The robot may be used for a variety of functions. It originally was intended to be used by researchers mapping aquatic environments, though the media organization stated its maneuverability can make the robot well suited for land exploration. Furthermore, the platform is heralded by scientists as "very promising," as its $2,000 price tag makes it relatively cheap to manufacture.

The Auqapod may eventually join the Seaglider robot underneath the waves. Recently, this advanced system was used to explore the Ross Sea in Antarctica, reported USA Today.

Space shuttle features robotic arm

Friday, May 27th, 2011
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In the unforgiving expanse of space, robots boldly go where humans cannot. They can help astronauts conduct critical safety assessments with greater efficiency.

According to TMCnet, the space shuttle Endeavor is currently orbiting the Earth, and the crew recently conducted a test of the ship’s safety features. Aiding them in the process was a 50-foot robotic arm used to check the vessel’s heat shield, which experts say protects the spaceship as it re-enters the planet's atmosphere.

The robotic system, called the Orbital Boom Sensor System, is part of an initiative to help keep astronauts safe in the wake of the 2003 Columbia shuttle disaster that took the lives of seven crew members, stated the media organization.

Robotics systems may help NASA controllers breathe a little easier as future spacecrafts begin their descent to Earth.

“Endeavour's performing absolutely flawlessly. We're tracking no significant issues whatsoever with the vehicle, and the crew is doing outstanding as well," said Gary Horlacher, Endeavor’s flight director.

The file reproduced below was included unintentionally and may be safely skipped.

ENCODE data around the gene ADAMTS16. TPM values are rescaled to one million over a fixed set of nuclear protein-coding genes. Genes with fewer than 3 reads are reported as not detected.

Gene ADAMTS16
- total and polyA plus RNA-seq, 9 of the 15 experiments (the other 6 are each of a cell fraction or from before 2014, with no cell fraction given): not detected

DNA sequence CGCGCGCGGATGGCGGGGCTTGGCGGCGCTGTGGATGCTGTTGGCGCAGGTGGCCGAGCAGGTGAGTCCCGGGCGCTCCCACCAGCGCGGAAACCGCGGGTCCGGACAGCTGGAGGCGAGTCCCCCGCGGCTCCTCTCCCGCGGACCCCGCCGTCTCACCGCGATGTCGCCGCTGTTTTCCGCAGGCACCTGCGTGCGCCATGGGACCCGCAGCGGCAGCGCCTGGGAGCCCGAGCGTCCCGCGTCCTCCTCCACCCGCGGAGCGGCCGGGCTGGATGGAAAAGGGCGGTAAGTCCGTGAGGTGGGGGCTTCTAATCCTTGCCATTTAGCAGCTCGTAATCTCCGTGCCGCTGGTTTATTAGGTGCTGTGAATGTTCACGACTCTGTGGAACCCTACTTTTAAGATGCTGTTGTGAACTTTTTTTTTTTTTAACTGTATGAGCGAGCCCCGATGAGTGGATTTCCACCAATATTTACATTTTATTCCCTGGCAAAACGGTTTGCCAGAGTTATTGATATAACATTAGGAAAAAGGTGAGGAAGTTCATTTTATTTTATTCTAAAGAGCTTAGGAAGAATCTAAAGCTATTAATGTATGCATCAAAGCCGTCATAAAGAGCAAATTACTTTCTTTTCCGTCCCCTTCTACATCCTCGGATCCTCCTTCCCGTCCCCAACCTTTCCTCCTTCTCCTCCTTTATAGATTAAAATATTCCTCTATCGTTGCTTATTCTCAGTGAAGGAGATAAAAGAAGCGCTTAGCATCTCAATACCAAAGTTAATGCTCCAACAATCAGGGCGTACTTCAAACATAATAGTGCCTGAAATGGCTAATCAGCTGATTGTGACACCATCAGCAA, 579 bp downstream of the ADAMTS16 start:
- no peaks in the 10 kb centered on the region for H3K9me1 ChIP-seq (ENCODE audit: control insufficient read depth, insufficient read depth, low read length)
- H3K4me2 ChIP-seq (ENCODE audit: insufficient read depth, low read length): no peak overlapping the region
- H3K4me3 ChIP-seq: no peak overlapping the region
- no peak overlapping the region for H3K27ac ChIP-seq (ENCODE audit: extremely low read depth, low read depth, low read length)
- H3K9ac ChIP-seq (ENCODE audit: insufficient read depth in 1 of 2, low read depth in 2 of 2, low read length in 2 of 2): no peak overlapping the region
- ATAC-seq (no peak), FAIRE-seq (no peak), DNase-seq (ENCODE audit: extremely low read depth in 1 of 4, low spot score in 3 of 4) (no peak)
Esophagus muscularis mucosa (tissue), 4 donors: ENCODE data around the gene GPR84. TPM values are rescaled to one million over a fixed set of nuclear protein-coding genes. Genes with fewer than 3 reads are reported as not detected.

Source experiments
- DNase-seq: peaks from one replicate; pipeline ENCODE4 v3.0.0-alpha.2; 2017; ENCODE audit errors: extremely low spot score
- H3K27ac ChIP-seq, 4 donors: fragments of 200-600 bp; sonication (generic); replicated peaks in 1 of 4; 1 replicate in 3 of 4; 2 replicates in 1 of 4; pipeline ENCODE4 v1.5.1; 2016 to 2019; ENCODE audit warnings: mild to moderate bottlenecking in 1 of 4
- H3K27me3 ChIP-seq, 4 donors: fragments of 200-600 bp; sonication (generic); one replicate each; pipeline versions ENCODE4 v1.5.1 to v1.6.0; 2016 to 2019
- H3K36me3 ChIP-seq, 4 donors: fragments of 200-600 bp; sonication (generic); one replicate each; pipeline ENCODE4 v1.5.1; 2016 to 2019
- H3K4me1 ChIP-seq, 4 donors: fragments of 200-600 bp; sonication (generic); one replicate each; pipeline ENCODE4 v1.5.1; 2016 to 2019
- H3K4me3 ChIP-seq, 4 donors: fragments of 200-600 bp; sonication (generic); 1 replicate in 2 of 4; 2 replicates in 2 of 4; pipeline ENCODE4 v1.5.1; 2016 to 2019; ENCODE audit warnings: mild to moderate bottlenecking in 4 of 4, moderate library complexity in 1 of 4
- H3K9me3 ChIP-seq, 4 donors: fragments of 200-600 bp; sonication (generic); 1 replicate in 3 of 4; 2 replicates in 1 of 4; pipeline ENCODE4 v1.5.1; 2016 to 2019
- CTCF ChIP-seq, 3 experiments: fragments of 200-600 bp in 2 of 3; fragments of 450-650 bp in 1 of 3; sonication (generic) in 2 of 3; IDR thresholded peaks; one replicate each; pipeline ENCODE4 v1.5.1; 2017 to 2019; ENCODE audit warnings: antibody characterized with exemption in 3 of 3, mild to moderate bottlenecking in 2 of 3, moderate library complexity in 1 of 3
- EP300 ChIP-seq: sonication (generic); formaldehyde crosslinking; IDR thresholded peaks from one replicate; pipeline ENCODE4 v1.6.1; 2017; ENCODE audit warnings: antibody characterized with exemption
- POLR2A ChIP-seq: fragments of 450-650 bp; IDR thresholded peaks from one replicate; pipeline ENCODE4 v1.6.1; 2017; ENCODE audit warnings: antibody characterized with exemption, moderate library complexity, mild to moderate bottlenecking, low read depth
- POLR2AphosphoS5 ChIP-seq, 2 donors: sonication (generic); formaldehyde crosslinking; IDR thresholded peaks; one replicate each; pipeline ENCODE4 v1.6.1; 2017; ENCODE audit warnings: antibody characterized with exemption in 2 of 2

Space may be the final frontier, though for some robots it’s a new horizon. Recently, a robotics competition aboard the international space station was announced, reported Space Ref.

Massachusetts robotics company experiences significant growth

Friday, May 27th, 2011
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As society becomes more dependent on technological instruments, it is likely the robotics manufacturing field will boom. According to Biz Smart, Kiva Systems recently moved its operations to a much larger venue.

The company, based in Woburn, Massachusetts, makes robotics systems designed to automate ecommerce processes for vendors and manage warehouse for large retailers, reports the news source. Now, it appears that the company is in high demand and, as a result, expanded its enterprise accordingly.

“We’re a high-growth, high-tech, venture-backed business that’s been growing nicely the last several years,” Mick Mountz, CEO of Kiva Systems, told the media organization.

The new warehouse will not only help Kiva Systems expand its business reach, it will also serve as a demo area for its line of robots used to help manage warehouse distribution systems. These robotics systems, according to Biz Smart, use “mobile shelves” to bring supplies to inventory managers quickly, effectively halving production times.

According to Wired, the company has some pretty big contracts. Walgreens and Staples currently employ Kiva System’s robots in their warehouses.

Civic leader calls on robotics to improve Pennsylvania city

Wednesday, May 25th, 2011